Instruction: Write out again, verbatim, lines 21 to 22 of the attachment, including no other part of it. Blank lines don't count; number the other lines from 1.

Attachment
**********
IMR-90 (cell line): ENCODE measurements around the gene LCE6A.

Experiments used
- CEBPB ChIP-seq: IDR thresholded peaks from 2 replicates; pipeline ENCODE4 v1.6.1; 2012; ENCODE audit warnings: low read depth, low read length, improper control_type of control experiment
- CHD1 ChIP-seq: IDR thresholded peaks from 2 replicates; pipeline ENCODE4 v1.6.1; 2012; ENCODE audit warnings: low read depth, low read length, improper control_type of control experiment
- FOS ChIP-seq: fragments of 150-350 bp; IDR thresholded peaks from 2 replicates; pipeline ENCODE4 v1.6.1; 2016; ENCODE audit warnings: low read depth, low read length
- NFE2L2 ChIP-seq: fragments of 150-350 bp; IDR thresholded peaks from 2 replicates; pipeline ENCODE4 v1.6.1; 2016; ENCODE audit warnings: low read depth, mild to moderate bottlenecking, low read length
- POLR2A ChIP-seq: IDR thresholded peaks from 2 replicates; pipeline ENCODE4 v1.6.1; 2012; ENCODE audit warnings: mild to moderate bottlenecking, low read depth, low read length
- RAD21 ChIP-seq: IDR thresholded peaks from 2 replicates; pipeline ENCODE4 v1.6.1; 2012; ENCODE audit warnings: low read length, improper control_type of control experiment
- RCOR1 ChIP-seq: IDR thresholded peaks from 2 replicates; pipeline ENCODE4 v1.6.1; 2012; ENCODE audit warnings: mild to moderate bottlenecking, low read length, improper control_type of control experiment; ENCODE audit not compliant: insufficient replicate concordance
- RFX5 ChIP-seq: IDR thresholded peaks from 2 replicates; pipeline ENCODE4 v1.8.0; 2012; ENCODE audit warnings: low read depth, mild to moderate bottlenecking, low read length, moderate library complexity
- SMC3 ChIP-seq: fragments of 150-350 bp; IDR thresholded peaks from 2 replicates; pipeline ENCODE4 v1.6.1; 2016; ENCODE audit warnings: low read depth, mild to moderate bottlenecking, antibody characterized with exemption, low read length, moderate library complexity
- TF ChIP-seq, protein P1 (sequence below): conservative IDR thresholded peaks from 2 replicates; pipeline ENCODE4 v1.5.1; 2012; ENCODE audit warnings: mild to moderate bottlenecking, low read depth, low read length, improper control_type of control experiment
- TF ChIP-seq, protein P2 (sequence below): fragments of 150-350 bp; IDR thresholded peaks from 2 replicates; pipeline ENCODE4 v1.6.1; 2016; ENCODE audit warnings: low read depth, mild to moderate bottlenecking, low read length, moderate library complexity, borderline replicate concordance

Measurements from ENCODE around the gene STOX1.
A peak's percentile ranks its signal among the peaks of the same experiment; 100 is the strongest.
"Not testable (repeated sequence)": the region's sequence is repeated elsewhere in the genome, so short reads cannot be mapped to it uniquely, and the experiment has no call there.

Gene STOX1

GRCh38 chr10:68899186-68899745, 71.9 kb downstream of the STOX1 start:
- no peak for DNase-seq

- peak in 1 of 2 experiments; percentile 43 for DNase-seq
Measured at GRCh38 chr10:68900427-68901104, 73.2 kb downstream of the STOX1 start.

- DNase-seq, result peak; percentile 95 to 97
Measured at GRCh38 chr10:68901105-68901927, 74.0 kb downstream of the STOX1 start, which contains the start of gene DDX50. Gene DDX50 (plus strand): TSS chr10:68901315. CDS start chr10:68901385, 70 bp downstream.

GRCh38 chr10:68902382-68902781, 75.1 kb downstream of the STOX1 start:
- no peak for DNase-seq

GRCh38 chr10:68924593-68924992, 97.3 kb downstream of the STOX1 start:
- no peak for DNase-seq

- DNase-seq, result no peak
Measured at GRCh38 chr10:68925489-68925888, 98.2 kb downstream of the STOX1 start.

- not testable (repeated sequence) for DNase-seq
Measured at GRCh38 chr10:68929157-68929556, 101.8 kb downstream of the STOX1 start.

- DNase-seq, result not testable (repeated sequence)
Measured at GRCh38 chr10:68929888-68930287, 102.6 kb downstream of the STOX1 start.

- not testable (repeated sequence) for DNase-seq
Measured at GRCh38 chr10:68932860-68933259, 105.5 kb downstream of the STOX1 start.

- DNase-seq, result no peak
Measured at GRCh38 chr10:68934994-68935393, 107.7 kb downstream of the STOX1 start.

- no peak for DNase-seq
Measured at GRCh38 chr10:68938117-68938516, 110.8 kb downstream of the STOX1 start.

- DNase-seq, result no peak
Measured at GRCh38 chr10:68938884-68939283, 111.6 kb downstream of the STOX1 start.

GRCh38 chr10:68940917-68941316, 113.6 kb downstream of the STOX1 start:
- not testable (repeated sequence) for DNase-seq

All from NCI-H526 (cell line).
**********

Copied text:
Measured at GRCh38 chr10:68900427-68901104, 73.2 kb downstream of the STOX1 start.

- DNase-seq, result peak; percentile 95 to 97